The People - French, Spanish, Portuguese, Korean, Hmong, Tagalog, Chinese. All languages spoken by members of the data mining lab. It is one example of the diverse capabilities belonging to members of the lab. We love computer science. We love data mining. We love python, open source and neural nets (if its possible to love a neural net). But we also appreciate politics, religion, cooking and anything else that is meaningful...or at least interesting. I remember heated discussions last semester about state funded private school vouchers, the political primaries and caucuses and the grammatically correct way to use the word "good." Being in the lab everyday has enriched my views on the world and made me a more rounded person.

The Activities - All work and no play? Makes you want to run away. Which is why we appreciate the many activities of the data mining lab. Each week we have a lab meeting/potluck where we discuss our progress. Curry, kimchi or burritos would make any meeting more exciting. Occasionally we will attend the campus devotionals/forums or the department colloquiums together as a lab. For example, last week our lab went and listened to Paul Rusesabagina tell his inspirational story, which was portrayed in the movie Hotel Rwanda. In addition to these weekly activities, each semester we meet together at our advisor Christophe's home for a lab social. The food is always fabulous and we even get to bring along our families which helps us bond even more. All of these activities help to make our lab experience unique.

The Research Environment- When it comes down to it, the reason we are all here is because we enjoy researching data mining, and the data mining lab is the perfect place to do it. We are given flexibility to research what is most interesting to us and are given the tools to be successful. This is mostly due to our adviser Christophe, who is flexible and supportive of our aspirations, while also helping us to investigate the feasibility and usefulness of the research topics we are considering. When we run into problems in our research, there is almost always someone in the lab with a helpful idea or suggestion. You may begin discussing a question with one lab member, but it usually isn't long before the whole lab is involved. There are also plenty of opportunities to publish papers, present at conferences and work with real companies. I can't think of a better environment for conducting research than we have here.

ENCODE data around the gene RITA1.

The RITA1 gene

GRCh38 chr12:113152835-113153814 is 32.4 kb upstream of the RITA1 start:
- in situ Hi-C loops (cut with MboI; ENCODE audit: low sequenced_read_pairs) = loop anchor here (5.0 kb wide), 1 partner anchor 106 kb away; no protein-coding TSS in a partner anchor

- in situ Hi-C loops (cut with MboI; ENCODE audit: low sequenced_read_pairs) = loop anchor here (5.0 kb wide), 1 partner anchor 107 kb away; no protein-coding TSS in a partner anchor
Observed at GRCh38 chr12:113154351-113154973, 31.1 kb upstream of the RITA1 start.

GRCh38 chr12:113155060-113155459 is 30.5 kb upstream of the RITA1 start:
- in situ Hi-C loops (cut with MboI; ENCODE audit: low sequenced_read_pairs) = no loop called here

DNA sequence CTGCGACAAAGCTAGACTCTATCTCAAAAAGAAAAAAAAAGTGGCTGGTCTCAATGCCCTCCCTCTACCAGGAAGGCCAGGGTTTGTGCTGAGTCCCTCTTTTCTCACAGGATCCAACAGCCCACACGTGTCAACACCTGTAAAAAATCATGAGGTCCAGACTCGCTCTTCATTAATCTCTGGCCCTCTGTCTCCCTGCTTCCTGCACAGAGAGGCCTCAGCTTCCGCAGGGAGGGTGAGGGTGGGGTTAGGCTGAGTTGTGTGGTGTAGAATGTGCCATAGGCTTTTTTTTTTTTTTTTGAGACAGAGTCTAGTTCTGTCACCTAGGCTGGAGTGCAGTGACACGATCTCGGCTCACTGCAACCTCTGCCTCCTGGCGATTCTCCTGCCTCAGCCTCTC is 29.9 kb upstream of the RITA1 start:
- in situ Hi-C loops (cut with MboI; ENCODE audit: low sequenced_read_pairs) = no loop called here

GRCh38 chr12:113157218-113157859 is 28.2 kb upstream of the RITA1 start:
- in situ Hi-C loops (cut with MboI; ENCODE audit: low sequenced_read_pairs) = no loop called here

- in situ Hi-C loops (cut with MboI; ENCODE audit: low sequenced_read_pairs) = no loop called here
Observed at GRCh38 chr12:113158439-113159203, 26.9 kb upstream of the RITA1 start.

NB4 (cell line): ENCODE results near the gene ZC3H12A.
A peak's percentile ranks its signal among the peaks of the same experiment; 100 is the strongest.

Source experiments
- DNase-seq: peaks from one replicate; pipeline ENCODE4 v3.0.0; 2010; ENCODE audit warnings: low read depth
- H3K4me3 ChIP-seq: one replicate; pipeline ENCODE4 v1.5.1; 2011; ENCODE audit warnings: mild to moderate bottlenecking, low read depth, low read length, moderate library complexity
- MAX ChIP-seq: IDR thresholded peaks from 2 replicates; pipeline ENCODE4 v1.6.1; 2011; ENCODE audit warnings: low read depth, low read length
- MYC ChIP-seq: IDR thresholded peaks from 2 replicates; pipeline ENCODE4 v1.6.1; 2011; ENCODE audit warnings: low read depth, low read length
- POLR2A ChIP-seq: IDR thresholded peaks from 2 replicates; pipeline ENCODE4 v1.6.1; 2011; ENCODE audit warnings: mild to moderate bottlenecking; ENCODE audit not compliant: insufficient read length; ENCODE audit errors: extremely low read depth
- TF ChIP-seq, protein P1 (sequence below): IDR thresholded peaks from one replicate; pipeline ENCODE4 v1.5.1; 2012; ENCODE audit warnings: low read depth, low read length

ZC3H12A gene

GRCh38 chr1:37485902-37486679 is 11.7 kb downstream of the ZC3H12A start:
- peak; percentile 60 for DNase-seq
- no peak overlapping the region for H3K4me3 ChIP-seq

These are just a few of the reasons why it is awesome to be a member of the data mining lab. This is the place to be.

Tuesday, February 5, 2008


I just finished reading Rice's seminal paper on algorithm selection [Rice, J.R. (1976). The Algorithm Selection Problem. Advances in Computers, 15:65-118]. For obvious reasons, it does not talk about meta-learning (look at the date!) but meta-learning is clearly one natural approach to solving the algorithm selection problem.